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Rube Goldberg machine

  1. Feb 14, 2010 #1
    Hey everybody. I am starting this seemingly impossible and hard project of making a rube goldberg machine. Can anyone give me helpful tips and ideas on how to start it? and perhaps provide examples?
     
  2. jcsd
  3. Feb 14, 2010 #2

    Pengwuino

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    Gold Member

    Google is your friend.
     
  4. Feb 14, 2010 #3

    berkeman

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    Staff: Mentor

    Please provide the context and some background. We are not in the habit of doing your school project work for you here.
     
  5. Feb 20, 2010 #4
    This is my first time to make a rube-goldberg machine and am having trouble in coming up with ideas and ways to perform tasks like:
    -a motor powered shaft that moves a mass for 10sec (I was thinking of like those baggage centers in the airport, but have no clue on how to do it)
    -actvitating a pneumatic/hydraulics in an enclosed system (which i clearly have no clue how to do and this is probably the hardest of my tasks)
    If yu could give me simple tips on how to make a rube-goldberg machine (like how to make pulleys, and how to make use of electrical wires and tubes)
    I know this sounds like alot of rambling, I have all these ideas in my head but have no clue on how to do them, but I would really appreciate your help.
    This is my very first goldberg machine and my teacher isn't really helping me make this very much. I want to do good on it and actually understand how to make one.
     
  6. Feb 20, 2010 #5

    berkeman

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    How can you be given an assignment that you have "no clue" how to do? Could I please have your professor's e-mail address and name so that I can complain about his teaching skills?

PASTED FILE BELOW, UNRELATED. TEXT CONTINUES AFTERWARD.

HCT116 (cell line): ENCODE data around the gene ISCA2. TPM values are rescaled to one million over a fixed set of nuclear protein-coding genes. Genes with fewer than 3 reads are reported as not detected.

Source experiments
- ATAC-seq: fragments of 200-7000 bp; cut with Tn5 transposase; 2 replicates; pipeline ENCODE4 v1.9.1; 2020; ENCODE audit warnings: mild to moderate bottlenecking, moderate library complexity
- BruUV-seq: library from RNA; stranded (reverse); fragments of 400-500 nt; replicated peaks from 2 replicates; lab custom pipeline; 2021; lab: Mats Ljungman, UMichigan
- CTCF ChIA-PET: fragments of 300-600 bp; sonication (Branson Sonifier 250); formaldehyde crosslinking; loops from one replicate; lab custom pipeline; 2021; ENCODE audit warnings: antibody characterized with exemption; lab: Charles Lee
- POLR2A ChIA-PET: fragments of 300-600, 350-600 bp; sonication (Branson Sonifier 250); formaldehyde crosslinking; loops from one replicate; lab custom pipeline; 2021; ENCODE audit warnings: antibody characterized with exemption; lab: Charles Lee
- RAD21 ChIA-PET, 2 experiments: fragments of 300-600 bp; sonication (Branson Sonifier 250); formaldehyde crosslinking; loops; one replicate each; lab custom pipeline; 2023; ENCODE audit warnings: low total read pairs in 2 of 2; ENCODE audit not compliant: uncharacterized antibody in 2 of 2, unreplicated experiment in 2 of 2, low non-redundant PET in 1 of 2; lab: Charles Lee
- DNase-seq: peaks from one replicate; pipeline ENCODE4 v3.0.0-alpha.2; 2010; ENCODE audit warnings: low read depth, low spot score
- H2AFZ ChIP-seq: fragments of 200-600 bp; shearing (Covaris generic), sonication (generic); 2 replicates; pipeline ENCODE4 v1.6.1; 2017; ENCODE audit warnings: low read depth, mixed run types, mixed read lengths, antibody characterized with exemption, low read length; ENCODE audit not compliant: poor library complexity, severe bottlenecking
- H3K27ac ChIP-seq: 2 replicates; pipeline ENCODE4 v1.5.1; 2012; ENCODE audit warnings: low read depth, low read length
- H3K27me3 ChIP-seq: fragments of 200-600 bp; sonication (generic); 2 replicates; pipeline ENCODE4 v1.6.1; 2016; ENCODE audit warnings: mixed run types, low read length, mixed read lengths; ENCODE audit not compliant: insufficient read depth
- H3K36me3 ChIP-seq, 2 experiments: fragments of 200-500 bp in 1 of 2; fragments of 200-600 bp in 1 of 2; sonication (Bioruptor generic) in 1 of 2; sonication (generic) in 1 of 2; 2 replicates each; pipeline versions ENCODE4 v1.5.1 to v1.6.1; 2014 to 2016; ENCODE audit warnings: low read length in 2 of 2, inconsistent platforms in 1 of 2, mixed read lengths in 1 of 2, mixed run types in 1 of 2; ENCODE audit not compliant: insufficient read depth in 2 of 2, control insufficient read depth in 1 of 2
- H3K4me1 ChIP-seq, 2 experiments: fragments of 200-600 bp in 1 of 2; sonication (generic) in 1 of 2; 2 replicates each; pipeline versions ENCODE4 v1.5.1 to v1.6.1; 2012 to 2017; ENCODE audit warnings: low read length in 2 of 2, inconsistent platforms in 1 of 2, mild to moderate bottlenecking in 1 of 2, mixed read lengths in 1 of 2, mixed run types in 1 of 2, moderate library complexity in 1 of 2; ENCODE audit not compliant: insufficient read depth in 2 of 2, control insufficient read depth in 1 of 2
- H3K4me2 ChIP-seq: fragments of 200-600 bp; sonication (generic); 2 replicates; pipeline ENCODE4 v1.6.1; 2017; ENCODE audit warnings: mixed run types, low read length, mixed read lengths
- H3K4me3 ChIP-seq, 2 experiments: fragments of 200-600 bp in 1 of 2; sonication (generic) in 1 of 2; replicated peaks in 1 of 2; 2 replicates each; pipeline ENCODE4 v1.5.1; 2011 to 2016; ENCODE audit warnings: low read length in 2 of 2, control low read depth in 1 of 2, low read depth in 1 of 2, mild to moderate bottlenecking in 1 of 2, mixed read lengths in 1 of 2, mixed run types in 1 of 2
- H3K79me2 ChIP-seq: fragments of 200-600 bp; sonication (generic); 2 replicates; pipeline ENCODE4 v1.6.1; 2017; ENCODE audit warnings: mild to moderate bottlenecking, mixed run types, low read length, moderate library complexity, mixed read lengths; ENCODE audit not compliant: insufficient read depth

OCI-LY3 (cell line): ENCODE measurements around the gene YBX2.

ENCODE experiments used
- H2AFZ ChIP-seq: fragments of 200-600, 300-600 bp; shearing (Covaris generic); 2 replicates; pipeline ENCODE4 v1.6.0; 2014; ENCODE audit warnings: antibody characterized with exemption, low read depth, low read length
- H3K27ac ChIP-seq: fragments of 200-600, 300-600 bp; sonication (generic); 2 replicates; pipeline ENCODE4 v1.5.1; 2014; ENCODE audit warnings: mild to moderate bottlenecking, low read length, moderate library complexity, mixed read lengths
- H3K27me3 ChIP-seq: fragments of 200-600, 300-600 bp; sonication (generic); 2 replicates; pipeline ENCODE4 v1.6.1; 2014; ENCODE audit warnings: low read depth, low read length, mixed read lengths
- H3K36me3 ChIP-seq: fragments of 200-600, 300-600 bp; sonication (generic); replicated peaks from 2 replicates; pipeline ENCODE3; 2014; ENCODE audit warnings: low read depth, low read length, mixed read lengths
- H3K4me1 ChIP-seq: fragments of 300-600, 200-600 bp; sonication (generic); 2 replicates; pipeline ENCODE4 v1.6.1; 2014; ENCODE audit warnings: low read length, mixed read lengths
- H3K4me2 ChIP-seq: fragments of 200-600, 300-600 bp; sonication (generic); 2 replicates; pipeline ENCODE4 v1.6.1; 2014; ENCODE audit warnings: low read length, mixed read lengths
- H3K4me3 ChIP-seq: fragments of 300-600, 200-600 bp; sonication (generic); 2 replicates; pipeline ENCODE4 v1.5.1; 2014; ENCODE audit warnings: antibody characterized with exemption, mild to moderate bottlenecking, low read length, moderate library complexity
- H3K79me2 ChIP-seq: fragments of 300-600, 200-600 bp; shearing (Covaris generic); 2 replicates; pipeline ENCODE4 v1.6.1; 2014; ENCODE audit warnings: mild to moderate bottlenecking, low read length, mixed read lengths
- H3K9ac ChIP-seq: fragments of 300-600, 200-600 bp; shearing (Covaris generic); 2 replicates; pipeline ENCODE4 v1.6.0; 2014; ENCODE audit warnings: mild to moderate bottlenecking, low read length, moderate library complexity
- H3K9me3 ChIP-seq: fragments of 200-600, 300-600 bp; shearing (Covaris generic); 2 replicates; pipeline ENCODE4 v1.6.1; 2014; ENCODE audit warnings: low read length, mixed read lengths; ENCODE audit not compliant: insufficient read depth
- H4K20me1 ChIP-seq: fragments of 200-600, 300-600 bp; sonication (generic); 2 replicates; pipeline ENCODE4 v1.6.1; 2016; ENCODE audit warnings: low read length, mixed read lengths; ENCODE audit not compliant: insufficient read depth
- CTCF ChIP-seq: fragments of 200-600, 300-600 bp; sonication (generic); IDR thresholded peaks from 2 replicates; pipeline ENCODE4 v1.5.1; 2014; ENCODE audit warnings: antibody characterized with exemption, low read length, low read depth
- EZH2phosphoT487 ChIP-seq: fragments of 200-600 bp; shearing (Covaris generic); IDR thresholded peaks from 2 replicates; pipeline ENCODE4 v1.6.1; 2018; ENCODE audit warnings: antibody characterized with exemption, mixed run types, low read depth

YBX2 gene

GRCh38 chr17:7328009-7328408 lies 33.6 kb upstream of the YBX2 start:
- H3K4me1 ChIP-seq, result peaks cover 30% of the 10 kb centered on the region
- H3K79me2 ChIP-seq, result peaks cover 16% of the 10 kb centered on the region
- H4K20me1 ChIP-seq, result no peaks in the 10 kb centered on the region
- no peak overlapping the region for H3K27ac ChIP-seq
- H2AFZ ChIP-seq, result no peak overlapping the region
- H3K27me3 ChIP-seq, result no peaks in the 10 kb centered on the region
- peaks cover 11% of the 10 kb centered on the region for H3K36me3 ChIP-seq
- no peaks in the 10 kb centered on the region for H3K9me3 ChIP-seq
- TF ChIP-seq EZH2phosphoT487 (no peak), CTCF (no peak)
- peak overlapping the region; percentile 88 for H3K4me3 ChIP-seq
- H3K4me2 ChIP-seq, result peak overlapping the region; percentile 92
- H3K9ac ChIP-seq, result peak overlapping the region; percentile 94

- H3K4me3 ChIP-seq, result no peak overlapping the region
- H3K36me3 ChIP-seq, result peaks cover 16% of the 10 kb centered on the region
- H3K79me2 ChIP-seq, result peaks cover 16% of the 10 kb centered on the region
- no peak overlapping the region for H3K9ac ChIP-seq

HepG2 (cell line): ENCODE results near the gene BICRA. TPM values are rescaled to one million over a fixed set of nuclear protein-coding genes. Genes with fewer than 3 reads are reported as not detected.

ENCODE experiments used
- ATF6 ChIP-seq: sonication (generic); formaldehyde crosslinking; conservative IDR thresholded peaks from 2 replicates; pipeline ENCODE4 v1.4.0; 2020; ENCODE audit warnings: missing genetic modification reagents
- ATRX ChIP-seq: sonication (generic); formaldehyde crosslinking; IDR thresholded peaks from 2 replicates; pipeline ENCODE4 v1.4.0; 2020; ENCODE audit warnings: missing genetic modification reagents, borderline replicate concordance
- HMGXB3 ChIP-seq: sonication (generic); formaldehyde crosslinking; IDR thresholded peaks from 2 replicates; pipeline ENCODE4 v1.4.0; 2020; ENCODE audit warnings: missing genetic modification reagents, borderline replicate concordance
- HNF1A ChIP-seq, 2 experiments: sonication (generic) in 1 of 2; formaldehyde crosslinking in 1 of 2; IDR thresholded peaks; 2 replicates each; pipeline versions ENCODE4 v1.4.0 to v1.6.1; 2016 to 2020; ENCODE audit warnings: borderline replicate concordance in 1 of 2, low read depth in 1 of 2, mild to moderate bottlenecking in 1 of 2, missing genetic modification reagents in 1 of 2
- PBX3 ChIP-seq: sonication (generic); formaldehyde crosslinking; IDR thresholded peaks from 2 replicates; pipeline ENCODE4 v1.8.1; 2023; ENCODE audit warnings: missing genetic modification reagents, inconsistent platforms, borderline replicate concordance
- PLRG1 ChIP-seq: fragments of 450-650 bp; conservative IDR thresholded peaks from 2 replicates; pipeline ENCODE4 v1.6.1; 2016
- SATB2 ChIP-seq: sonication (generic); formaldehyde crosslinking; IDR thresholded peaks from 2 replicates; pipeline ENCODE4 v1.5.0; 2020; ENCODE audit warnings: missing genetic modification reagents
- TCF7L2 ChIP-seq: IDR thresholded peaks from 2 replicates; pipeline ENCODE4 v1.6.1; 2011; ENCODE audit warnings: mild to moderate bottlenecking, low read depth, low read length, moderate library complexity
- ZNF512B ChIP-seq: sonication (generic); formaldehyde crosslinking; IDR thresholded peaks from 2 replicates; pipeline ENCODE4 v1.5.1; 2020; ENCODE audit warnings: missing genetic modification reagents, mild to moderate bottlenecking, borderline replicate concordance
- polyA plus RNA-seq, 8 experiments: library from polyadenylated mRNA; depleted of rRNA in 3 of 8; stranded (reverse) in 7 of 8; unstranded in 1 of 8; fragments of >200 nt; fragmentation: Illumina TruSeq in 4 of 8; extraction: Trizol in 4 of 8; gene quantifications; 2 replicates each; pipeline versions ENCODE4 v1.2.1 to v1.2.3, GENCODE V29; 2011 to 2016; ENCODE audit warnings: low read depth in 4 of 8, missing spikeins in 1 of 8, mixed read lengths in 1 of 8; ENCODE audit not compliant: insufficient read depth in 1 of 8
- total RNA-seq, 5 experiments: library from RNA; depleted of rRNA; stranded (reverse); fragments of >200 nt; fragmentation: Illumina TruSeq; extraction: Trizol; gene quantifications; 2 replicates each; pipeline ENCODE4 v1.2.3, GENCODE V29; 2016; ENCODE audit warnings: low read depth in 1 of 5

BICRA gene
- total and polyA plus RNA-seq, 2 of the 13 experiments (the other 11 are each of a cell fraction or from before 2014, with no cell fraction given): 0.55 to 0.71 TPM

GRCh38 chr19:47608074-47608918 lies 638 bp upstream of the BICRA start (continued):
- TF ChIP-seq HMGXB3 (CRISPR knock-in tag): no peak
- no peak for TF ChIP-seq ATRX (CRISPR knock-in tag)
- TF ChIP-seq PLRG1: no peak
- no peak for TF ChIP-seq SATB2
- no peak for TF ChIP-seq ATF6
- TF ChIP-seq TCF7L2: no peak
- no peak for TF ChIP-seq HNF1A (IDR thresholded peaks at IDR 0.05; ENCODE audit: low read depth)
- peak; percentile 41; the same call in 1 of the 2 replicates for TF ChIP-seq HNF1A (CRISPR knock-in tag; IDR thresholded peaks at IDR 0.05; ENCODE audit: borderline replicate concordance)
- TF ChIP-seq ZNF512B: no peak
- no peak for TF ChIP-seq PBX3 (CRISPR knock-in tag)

7. Feb 20, 2010 #6
    Classic Rube Goldberg mechanisms perform very mundane tasks using excessively complicated methods. Your first step is to decide what end-result you need to accomplish. For example, squeezing toothpaste onto a toothbrush, or watering a plant.
    Ever seen a record player?
    Pneumatics = gas (usually air); Hydraulics = liquid (usually oil).
    Pneumatics are vastly easier to implement on a small scale.
    Pulleys, gears, belts, motors and such things are available inexpensively from many surplus vendors. Most cities have at least one electronics/industrial surplus store. Of course, there are plenty of online sources, for example:
    http://www.allelectronics.com/
    http://www.goldmine-elec.com/
    http://www.herbach.com/
    http://www.surpluscenter.com/
    Just Google http://www.google.com/search?q="basic+electricity"" are a whole 'nother beast. If you don't know basic electricity, don't even think about tubes.
    Write out your ideas in outline form. I find it is easier to keep track of what I want to do.
    (I use my Palm PDA, keeping it sync'd with my work and home PCs, so my idea/project outlines are always handy, and up to date.)
    If your teacher isn't helping, consult a different teacher.
     
    Last edited by a moderator: Apr 24, 2017
  8. Feb 21, 2010 #7
    Pantaz: Thank you so much for your helpful reply. I now have an idea of what I'm doing and should do.
     
    Last edited by a moderator: Apr 24, 2017
  9. Feb 28, 2010 #8

    Danger

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    Remember that it isn't a real Goldberg device unless it involves a parrot, a teakettle, a piece of toast, or a window blind (preferably all 4). :wink:
     
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